Adynah: There are quite a few emerging trends in publishing and the way readers are choosing books. The biggest would of course be through digital means. Purchasing books online through the leviathan that is Amazon and other online book sellers, Goodreads is a fantastic innovative tool for readers to communicate with each other and for authors to gain publicity through giveaways, and there are countless others, but I figured I’d give big well known platforms as examples. The digital shift impacts the publicist is various ways; one way is now instead of being lambasted because of constant phone calls to media, our primary source of communication is email and now the use of Twitter and Facebook gives us greater insight into what is current, and who the power players are in book reviewing.
Professor Denning: Were you always interested in publishing? What led you in that direction? When and why did you decide to pursue your Master’s Degree in Publishing?
Adynah: I was always interested in books, reading, creative writing and literature and had no idea that there was a way for these interests to coalesce into a tangible gainful career. I thought my only options were as a writer or a teacher, but after diligent research and the unquestionable desire to get my Master’s degree, I landed in publishing with enthusiasm and curiosity.
Professor Denning: How did your publishing education and degree help prepare you for your career? What were some of the highlights of your time at Pace?
Adynah: The question should be, how has it not helped prepare me! Each class, teacher and project has pushed me towards greater understanding of the industry all while in an intimate setting. Some highlights would be my supportive classmates who I am still friends with today, as well as my Ethics in Publishing course with Professor Soares—great class environment, brilliant educator and applicable lessons.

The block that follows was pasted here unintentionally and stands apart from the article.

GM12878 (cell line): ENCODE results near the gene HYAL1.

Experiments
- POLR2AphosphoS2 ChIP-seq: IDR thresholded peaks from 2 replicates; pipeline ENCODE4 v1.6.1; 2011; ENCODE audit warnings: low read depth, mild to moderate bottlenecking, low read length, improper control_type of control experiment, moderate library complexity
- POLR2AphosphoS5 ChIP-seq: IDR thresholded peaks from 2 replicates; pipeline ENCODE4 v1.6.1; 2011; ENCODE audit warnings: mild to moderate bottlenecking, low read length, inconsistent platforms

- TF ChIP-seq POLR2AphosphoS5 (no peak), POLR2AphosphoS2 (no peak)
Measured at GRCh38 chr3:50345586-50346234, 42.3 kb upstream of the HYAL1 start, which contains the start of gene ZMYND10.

Adynah: Never stop learning, don’t be afraid to ask questions and network. Follow your favorite writers on Twitter, Facebook, read Publishers Weekly, Shelf Awareness, Publishers Lunch, really immerse yourself. Most importantly, not every working or internship experience is going to be the same; you’re allowed to try new things until you find the right place for you.
Professor Denning: How important do you think networking is? Do you still keep in touch with your Pace classmates?
Adynah: Networking is imperative, the job I have now is because of my predecessor from a past employment opportunity. I reached out, told her of my interest in the company she was working for, a few weeks later I had a successful interview and landed the job, and all it took was a kind email to ignite my future! I definitely still keep in touch with my amazing classmates from Pace. Each is hardworking, talented and passionate about books.
Professor Denning: What was the topic of your thesis paper? Do you have any words of wisdom for those students who still need to write theirs?
Adynah: My thesis topic was The Future of Art Book Publishing. My word of advice is to start early! And ask for help! Be innovative, be that student that starts the forum for thesis questions, there are many tools at your disposal, use them and make them work for you!
Professor Denning: What skills do you think are essential to have in order to be successful in publishing today?
Adynah: There are various essential tools for success in publishing, but the most important are: stay current with what is happening in the industry, make time to get to know the heavy hitters and the influencers, read, read and read some more, never stop learning.
Professor Denning: Any other advice you’d like to offer to our students?
Adynah: Make the most out of your classes and talk to your teachers. The class sizes are small enough for you to develop a relationship with your instructors, ask questions and make friends. The industry is small and you want to make sure you shine your whole way through!
Thank you Adynah!